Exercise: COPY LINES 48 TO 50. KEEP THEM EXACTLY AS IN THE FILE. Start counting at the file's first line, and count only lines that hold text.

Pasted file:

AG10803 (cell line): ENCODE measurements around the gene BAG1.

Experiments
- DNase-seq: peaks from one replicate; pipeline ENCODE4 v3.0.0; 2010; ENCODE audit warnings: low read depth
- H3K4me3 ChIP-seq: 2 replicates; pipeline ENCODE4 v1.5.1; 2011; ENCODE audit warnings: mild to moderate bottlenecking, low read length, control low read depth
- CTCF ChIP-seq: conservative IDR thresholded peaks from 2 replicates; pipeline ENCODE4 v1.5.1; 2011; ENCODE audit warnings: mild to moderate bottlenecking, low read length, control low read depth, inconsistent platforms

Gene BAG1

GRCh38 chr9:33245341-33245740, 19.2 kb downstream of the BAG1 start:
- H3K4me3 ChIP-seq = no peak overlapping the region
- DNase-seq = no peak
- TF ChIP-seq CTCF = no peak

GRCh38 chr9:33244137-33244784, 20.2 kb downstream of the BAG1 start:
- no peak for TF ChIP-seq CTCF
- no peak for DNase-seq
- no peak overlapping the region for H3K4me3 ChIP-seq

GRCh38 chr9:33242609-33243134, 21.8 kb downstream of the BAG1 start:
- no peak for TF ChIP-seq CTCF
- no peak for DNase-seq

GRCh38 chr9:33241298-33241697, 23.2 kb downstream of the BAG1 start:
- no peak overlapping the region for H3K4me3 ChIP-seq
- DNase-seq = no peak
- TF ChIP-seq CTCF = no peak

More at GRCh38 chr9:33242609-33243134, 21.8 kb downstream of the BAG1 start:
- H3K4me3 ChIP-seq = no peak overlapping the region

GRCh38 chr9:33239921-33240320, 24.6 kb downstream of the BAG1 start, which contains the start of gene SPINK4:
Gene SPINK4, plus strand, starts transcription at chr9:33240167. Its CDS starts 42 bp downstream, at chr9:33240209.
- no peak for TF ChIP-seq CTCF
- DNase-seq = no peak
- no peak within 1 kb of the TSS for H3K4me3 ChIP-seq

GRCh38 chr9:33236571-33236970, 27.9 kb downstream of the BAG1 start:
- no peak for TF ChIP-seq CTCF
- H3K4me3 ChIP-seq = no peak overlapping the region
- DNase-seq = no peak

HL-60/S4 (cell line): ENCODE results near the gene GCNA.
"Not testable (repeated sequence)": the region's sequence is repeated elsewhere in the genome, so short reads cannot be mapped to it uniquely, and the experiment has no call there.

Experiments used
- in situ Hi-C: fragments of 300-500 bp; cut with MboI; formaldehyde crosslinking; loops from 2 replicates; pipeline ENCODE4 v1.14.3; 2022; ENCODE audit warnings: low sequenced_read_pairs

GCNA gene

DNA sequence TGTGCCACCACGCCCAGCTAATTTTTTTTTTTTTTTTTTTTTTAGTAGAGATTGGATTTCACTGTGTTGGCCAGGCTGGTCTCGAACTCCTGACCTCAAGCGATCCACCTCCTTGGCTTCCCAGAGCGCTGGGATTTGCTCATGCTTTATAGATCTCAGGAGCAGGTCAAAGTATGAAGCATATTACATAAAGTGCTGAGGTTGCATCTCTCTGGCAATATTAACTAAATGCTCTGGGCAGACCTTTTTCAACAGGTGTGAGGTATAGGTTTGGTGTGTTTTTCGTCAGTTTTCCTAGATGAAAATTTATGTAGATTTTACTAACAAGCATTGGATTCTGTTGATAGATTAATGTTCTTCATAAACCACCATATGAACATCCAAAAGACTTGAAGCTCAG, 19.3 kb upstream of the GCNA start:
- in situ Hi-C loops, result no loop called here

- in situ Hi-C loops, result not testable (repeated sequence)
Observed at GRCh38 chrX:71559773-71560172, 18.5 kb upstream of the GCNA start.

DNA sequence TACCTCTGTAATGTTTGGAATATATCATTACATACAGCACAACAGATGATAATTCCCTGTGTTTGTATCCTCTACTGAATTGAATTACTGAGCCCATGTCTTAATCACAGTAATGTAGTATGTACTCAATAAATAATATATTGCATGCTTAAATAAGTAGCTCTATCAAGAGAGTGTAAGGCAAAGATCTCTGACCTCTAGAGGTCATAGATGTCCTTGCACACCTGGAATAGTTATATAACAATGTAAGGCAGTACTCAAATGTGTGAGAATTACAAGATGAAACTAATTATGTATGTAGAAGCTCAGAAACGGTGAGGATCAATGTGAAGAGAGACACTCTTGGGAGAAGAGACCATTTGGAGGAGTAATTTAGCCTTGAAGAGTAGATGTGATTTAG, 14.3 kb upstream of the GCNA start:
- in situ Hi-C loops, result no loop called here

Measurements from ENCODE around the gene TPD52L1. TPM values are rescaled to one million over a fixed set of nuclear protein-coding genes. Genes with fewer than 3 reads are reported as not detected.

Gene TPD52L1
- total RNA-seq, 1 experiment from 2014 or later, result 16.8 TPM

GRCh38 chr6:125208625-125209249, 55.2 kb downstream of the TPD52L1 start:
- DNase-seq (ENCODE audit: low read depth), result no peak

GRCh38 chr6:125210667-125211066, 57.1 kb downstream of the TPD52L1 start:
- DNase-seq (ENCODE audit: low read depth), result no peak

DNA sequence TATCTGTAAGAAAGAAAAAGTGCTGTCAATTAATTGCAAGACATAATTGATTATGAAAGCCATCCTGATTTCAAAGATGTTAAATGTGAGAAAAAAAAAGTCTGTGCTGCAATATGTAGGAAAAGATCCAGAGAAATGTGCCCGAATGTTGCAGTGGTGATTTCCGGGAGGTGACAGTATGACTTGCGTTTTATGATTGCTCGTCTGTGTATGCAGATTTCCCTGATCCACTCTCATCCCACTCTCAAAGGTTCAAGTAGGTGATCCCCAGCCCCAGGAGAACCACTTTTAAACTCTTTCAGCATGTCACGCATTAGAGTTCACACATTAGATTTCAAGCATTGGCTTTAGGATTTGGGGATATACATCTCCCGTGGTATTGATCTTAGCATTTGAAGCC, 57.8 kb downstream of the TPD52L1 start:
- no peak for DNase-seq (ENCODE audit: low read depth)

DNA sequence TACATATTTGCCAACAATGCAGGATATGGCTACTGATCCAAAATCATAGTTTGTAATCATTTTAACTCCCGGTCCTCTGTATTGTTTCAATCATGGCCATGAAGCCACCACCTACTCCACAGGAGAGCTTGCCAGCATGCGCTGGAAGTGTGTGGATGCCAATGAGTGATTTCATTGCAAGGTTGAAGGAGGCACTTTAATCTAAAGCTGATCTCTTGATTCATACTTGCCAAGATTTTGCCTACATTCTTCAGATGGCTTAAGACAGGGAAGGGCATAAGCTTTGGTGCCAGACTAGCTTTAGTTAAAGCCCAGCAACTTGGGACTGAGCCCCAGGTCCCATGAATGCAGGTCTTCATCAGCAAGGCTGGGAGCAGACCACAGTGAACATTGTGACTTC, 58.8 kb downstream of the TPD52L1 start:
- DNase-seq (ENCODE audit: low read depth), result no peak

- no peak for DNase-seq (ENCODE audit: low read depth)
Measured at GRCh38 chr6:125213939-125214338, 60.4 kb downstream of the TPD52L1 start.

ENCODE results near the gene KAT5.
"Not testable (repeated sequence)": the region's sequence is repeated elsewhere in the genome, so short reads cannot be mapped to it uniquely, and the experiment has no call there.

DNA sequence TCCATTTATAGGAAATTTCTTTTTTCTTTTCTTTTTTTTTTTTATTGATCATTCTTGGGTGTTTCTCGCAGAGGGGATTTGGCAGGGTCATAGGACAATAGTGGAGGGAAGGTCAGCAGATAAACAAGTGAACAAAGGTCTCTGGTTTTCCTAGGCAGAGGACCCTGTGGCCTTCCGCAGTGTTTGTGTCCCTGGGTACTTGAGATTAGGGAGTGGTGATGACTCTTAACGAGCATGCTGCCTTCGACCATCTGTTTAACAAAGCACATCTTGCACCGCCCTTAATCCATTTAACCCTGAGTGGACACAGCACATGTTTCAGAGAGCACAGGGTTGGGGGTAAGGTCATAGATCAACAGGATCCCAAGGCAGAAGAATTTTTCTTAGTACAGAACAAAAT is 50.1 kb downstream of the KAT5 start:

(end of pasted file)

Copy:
- DNase-seq (ENCODE audit: low read depth), result no peak

GRCh38 chr6:125210667-125211066, 57.1 kb downstream of the TPD52L1 start:
- DNase-seq (ENCODE audit: low read depth), result no peak